Duration between maximum (peak) joint speed and the instant of release:A factor that influences the quality of energy transfer to the javelin is the coordinated motion of the upper limb, starting from the acceleration-deceleration of the sequences in the upper kinetic chain. These sequential motions from the proximal to the distal segments are one of the fundamental keys to performance in over-arm throwing (Atwater, 1979; Mero et aI., 1994). Hip, shoulder, elbow, hand and javelin velocities are taken into account to analyses these power transmission sequences in delivery.

    The analysis of how the maximum speed timing for each marker are reached during delivery (table 2) provides a more detailed description of the timing used by the throwers to structure their individual motion models for the upper limb.

     

    Table 2. Peak joint speed timings during delivery

     

    Total time

    Hip time

    Shoulder time

    Elbow time

    Athlete and nationality

    [s]

    [s]

    [%]

    [s]

    ]%[

    [s]

    ]%[

    Thorkildsen (NOR)

    0.32

    0.12

    38%

    0.10

    31%

    0.06

    19%

    Martinez(CUB)

    0.39

    0.14

    36%

    0.08

    21%

    0.05

    13%

    Murakami (JAP)

    0.33

    0.12

    36%

    0.08

    24%

    0.06

    18%

    International Average

     

    0.13

    37%

    0.09

    25%

    0.06

    17%

    Ahmed (QAT)

    0.38

    0.14

    37%

    0.08

    21%

    0.05

    13%

    Ibrahim (QAT)

    0.44

    0.14

    32%

    0.10

    23%

    0.06

    14%

    Qatari Average

     

    0.14

    35%

    0.09

    22%

    0.06

    14%

    Difference between the averages

     

    0.01

    -2%

    0.00

    -3%

    0.00

    -3%

    Table 2 shows the data of time duration from maximum hip, shoulder and elbow speed to release, with average times of 0.13 s for the time from maximum hip speed to release, 0.09 s from maximum shoulder speed to release and 0.06 s from maximum elbow speed to release for the International throwers. The two Qatari throwers showed similar timings. The differences between the International and Qatari throwers were in relative timings. The Qatari throwers displayed maximum hip speed 2% later, and both shoulder and elbow speed 3% later than the international throwers. These differences in starting hip motion confirm findings by Best et al. (1993) that this parameter depends on individual technique and its effect on performance should be considered in relative terms.

    Release conditions (release height; release angle and angle of attack):Release height is a measure of ballistic efficiency and depends on the thrower's height, lateral bending of the trunk and front leg knee angle at the instant of release (Mahmud, 2007). Throwers should aim to release the javelin from as high as their height allows while maintaining foot contact on the ground. The results show release heights that range from 1.80 m to 2.14 m. The parameters relative to the position of the javelin at release should include javelin position angle (also called attitude angle), release angle and, as a consequence of these, angle of attack. (Mahmud, 2007).Attitude angle is the angle between the position of the javelin and the horizontal, the release angle is formed by the velocity vector and the horizontal, and the angle of attack is the difference between attitude angle and release angle. Theoretical references suggest that the release angle should be 32° - 37° and the angle of attack not over + 8° for an effective throw. (Morris et aI., 2001).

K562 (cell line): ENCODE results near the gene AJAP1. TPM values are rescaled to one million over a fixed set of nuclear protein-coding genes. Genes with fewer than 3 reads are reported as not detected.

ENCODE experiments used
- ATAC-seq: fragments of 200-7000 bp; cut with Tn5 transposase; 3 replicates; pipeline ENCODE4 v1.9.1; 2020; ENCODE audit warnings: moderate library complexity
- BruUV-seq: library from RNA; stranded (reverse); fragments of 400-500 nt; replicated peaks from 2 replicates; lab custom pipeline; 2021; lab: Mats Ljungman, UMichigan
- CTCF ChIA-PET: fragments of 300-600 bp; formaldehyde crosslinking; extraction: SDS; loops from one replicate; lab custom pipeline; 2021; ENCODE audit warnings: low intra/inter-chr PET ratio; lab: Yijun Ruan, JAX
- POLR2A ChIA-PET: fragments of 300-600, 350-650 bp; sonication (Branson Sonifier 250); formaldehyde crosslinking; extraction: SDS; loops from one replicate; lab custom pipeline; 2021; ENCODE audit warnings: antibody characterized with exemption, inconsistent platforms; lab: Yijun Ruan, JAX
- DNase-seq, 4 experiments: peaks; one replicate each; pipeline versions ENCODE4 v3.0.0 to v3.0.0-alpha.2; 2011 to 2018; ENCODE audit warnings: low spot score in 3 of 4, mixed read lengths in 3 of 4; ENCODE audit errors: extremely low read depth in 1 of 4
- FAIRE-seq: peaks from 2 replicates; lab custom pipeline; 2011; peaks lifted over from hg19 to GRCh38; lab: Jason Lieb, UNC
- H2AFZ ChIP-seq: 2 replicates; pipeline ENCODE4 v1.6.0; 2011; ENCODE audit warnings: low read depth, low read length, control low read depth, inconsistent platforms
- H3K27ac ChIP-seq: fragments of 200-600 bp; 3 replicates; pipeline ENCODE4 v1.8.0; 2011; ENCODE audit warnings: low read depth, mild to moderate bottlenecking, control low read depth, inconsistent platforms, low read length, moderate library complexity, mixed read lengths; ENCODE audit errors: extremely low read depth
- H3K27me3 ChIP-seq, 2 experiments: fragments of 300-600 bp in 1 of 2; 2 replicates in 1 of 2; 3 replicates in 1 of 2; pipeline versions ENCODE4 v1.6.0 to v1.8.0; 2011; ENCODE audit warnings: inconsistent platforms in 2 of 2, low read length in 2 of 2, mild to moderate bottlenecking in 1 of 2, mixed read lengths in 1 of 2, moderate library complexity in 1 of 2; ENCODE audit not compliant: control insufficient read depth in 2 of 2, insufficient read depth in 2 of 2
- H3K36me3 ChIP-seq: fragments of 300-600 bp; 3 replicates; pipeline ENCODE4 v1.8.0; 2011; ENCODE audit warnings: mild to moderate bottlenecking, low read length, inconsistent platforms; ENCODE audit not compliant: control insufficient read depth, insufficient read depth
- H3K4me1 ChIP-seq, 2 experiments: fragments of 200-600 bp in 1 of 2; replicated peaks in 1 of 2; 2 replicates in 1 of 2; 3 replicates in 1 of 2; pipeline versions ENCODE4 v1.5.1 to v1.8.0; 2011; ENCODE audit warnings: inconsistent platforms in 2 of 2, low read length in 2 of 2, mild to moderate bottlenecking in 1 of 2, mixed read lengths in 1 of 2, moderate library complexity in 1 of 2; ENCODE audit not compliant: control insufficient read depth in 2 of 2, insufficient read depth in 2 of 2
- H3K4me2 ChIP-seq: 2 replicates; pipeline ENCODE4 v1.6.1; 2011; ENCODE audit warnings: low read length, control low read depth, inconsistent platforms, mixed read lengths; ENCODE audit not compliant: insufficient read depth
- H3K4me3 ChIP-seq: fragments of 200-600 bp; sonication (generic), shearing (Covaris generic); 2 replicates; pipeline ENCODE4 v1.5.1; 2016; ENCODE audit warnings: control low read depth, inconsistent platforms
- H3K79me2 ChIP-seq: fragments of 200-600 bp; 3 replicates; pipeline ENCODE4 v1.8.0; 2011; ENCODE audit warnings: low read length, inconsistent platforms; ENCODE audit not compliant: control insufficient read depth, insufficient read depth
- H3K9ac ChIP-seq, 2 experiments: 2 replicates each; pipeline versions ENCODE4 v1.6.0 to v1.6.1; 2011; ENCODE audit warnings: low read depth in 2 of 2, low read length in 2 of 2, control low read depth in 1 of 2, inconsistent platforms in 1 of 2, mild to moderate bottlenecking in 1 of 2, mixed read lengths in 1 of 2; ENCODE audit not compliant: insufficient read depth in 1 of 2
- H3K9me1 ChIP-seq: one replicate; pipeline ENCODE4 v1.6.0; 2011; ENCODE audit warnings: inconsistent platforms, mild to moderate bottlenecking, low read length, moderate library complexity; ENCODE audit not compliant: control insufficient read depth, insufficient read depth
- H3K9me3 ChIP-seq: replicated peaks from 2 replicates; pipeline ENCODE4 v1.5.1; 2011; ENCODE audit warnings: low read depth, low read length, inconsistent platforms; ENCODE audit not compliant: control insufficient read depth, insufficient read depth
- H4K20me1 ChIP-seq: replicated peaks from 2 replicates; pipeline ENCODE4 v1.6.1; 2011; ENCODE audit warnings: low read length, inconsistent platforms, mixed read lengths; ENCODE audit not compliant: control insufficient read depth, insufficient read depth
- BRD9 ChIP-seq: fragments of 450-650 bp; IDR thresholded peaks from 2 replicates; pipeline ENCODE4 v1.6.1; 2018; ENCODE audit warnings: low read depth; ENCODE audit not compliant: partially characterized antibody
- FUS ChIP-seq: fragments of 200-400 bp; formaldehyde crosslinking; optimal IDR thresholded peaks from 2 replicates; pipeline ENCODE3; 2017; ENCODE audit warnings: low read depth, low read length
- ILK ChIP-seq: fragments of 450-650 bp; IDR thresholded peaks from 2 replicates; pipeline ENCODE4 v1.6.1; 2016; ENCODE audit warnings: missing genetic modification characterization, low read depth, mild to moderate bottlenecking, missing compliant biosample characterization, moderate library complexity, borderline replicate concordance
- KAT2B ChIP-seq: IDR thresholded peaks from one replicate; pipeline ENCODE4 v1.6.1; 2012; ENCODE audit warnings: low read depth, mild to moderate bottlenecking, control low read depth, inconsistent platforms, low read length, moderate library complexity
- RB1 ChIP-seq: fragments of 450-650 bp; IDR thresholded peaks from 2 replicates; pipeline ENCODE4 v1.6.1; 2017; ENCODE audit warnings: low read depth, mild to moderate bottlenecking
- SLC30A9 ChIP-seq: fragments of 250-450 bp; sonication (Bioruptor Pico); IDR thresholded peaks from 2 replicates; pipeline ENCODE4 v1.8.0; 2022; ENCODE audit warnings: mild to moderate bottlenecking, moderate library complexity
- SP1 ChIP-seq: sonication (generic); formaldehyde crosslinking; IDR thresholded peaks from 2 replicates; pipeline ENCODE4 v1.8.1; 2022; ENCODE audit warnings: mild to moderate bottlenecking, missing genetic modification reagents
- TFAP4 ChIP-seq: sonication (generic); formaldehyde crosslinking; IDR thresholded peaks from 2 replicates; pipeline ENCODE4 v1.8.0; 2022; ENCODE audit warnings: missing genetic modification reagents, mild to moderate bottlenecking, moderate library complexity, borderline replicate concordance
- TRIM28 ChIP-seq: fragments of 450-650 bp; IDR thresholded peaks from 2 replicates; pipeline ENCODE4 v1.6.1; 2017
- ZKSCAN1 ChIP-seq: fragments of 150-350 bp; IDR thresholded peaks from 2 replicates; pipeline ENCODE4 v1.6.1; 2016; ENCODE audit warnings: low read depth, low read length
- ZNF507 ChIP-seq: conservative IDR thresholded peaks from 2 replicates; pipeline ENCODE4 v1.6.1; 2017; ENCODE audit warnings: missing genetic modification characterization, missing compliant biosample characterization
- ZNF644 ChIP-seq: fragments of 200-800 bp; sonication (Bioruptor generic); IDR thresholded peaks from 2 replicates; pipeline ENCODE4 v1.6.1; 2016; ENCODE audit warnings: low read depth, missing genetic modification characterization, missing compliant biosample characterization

Knee Angle of the braking leg (Final Delivery Phase t2 - t3):The bracing and blocking action of the braking leg must also be taken into account in order to reach maximum release velocity, as it greatly reduces the horizontal velocity of the thrower-plus-javelin system (Morris et aI., 2001).The knee angle of the braking leg is an indicator of the athlete's ability to transfer kinetic energy to the javelin. This blocking action favors kinetic energy transfer from the upper part of the body to the javelin. It seems evident that this action is decisive, considering that in elite throwers 60% of the javelin's kinetic energy is generated in the last 50 ms before release (Morriss& Bartlett, 1995). Results from the international throwers showed an average knee angle of 162° at t3, but the Qatari average was found to be considerably less at 151° (table 3). The Qatari throwers do not seem to be able to hold the knee angle of the braking leg as stable as the international throwers.

     

    Table 3. Braking leg knee angle values at t1, t2& t3

    Athlete and nationality

    t1

    t2

    t3

    Thorkildsen (NOR)

    170

    162

    169

    Martinez(CUB)

    171

    152

    153

    Murakami (JAP)

    178

    163

    166

    International Average

    173

    159

    162

    Ahmed(QAT)

    175

    141

    147

    Ibrahim( QAT)

    173

    145

    155

    Qatari Average

    174

    143

    151